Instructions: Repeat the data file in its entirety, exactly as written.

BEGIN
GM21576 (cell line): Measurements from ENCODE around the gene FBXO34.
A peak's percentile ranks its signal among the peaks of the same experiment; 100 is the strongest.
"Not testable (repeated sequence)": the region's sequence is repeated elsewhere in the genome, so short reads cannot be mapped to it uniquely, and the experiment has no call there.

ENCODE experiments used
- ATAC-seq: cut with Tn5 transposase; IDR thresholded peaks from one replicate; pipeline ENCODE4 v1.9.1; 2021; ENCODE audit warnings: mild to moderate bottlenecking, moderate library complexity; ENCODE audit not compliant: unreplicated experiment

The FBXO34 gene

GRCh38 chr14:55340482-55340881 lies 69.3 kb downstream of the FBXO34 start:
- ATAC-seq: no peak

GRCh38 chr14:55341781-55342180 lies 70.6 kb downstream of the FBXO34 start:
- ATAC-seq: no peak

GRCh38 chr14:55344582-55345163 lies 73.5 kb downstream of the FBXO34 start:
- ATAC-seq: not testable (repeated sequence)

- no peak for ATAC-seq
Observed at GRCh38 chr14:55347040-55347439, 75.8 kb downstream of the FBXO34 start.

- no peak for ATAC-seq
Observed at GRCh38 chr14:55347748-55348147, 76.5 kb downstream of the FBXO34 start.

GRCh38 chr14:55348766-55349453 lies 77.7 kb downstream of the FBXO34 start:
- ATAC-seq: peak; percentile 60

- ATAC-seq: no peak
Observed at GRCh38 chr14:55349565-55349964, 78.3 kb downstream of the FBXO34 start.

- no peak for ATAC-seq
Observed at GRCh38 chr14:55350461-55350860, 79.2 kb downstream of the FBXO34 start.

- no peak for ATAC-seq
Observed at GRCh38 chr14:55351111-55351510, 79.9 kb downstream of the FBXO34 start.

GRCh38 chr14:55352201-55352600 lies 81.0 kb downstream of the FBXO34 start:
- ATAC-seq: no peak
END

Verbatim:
GM21576 (cell line): Measurements from ENCODE around the gene FBXO34.
A peak's percentile ranks its signal among the peaks of the same experiment; 100 is the strongest.
"Not testable (repeated sequence)": the region's sequence is repeated elsewhere in the genome, so short reads cannot be mapped to it uniquely, and the experiment has no call there.

ENCODE experiments used
- ATAC-seq: cut with Tn5 transposase; IDR thresholded peaks from one replicate; pipeline ENCODE4 v1.9.1; 2021; ENCODE audit warnings: mild to moderate bottlenecking, moderate library complexity; ENCODE audit not compliant: unreplicated experiment

The FBXO34 gene

GRCh38 chr14:55340482-55340881 lies 69.3 kb downstream of the FBXO34 start:
- ATAC-seq: no peak

GRCh38 chr14:55341781-55342180 lies 70.6 kb downstream of the FBXO34 start:
- ATAC-seq: no peak

GRCh38 chr14:55344582-55345163 lies 73.5 kb downstream of the FBXO34 start:
- ATAC-seq: not testable (repeated sequence)

- no peak for ATAC-seq
Observed at GRCh38 chr14:55347040-55347439, 75.8 kb downstream of the FBXO34 start.

- no peak for ATAC-seq
Observed at GRCh38 chr14:55347748-55348147, 76.5 kb downstream of the FBXO34 start.

GRCh38 chr14:55348766-55349453 lies 77.7 kb downstream of the FBXO34 start:
- ATAC-seq: peak; percentile 60

- ATAC-seq: no peak
Observed at GRCh38 chr14:55349565-55349964, 78.3 kb downstream of the FBXO34 start.

- no peak for ATAC-seq
Observed at GRCh38 chr14:55350461-55350860, 79.2 kb downstream of the FBXO34 start.

- no peak for ATAC-seq
Observed at GRCh38 chr14:55351111-55351510, 79.9 kb downstream of the FBXO34 start.

GRCh38 chr14:55352201-55352600 lies 81.0 kb downstream of the FBXO34 start:
- ATAC-seq: no peak